The Port of Prince Rupert, in collaboration with the Canadian Coast Guard (CCG), as well as input from the Pacific Pilotage Authority (PPA) and BC Coast Pilots (BCCP), has established another aid to navigation with advanced technology capabilities at the mouth of Prince Rupert’s Fairview Channel.
Prince Rupert’s shore-based radar project also progressed toward completion with the arrival of several metric tons of technical equipment last week.
Over the past five years the Port of Prince Rupert has invested millions of dollars in capital to assess risk, streamline practices and procedures, and create a marine safety regime rivaling the world’s largest ports.
The Kaien Island Sector Light is the second such enhancement to navigational safety funded by the Port through a Memorandum of Understanding signed with CCG in 2014, and provides mariners with a visual aid to identify the centre of the safe deep water navigation channel for ships arriving and departing the inner harbor. Like the radar system, the $500,000 navigation aid will be maintained by CCG and contribute to improved navigation safety of the Port of Prince Rupert’s nearly 500 annual commercial vessel calls.
Equipment for the shore-based radar system was customized for Prince Rupert before being shipped from France under
the supervision of Port Authority staff. The twenty crates and pallets arrived intact at the Canadian Coast Guard (CCG) base in Seal Cove last week.
The delivery included all radar components that will be used to establish three elevated radar sites (Prince Rupert Grain, Mount Hays and Dundas Island) that will provide shore based radar coverage extending to the northeast of Haida Gwaii as far north as the Alaskan border.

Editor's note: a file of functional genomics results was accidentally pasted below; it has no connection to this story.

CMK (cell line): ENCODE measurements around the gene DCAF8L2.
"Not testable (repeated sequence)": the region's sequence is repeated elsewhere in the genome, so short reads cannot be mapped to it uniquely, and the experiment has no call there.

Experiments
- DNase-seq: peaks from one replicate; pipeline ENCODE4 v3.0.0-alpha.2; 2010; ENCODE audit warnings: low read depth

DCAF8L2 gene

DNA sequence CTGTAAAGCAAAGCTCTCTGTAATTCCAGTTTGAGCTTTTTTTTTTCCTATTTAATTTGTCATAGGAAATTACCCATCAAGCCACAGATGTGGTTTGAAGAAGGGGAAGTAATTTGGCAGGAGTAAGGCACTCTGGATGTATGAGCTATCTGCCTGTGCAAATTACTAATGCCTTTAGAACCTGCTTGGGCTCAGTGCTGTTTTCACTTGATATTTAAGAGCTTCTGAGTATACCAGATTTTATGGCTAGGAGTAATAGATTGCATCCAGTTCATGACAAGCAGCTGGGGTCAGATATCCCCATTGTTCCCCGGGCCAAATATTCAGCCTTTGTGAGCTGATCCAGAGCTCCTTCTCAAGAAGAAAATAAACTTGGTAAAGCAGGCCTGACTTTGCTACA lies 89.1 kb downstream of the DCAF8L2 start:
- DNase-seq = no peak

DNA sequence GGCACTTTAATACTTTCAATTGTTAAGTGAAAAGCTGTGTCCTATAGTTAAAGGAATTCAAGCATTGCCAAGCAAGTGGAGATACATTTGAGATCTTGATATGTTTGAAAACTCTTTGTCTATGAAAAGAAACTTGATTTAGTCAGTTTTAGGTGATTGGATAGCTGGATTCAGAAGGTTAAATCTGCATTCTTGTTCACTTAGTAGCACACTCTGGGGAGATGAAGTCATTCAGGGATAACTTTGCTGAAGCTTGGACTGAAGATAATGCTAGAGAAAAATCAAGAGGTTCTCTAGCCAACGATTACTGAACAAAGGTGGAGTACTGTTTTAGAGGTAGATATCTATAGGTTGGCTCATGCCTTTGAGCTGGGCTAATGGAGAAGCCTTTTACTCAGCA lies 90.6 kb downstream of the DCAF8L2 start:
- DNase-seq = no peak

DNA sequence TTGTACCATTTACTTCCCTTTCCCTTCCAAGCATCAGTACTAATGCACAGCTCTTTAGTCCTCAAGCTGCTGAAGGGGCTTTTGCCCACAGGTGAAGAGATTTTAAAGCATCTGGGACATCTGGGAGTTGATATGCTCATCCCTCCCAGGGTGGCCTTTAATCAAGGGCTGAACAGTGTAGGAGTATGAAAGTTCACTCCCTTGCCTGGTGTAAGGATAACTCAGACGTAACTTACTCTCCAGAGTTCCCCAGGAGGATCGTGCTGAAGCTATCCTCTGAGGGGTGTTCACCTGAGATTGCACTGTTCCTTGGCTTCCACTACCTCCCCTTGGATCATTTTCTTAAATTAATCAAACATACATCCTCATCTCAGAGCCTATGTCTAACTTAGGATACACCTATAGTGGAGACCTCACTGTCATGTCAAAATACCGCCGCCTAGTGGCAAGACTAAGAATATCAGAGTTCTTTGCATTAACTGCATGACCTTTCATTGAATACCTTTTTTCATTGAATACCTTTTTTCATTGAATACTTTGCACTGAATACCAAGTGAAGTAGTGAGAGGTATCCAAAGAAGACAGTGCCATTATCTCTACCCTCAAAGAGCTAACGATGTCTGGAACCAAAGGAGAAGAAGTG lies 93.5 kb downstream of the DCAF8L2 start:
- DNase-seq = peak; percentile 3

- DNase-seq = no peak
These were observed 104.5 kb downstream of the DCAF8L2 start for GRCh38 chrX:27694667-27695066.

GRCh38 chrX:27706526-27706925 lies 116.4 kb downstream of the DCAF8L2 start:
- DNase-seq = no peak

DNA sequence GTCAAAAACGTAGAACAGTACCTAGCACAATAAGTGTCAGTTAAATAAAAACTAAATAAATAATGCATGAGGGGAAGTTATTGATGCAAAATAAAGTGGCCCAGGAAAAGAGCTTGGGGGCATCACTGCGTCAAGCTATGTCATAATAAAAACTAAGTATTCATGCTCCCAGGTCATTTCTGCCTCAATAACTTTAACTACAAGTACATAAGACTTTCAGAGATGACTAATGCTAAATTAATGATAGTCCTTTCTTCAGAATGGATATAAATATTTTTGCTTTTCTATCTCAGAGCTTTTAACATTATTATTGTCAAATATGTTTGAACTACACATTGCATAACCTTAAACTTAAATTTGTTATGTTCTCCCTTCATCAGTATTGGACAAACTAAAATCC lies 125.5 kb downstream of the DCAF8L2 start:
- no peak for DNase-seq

The $5 million project was funded jointly by the Port of Prince Rupert, RCMP and Western Economic Diversification Canada, with ongoing operation and maintenance provided by CCG, and is expected to be operational in July.
“These projects represent significant investments by the Port of Prince Rupert to ensure industry leading marine safety and security practices are in place to accommodate the significant growth in Canadian trade being contemplated within our jurisdiction,” said Captain Gary Paulson, Harbor Master and Vice President of Operations for the Port of Prince Rupert. “The strong partnerships we’ve established with agencies like Canadi
an Coast Guard and Pacific Pilotage Authority allow us to proactively plan for increased vessel traffic as a result of our current expansion and proposed developments.”
Through a process of continuous engagement with all its stakeholders, from local recreational harbor users to the marine pilots that navigate the 1,000-foot commercial vessels, the Port has been strengthening the systems in place that make the harbor even safer.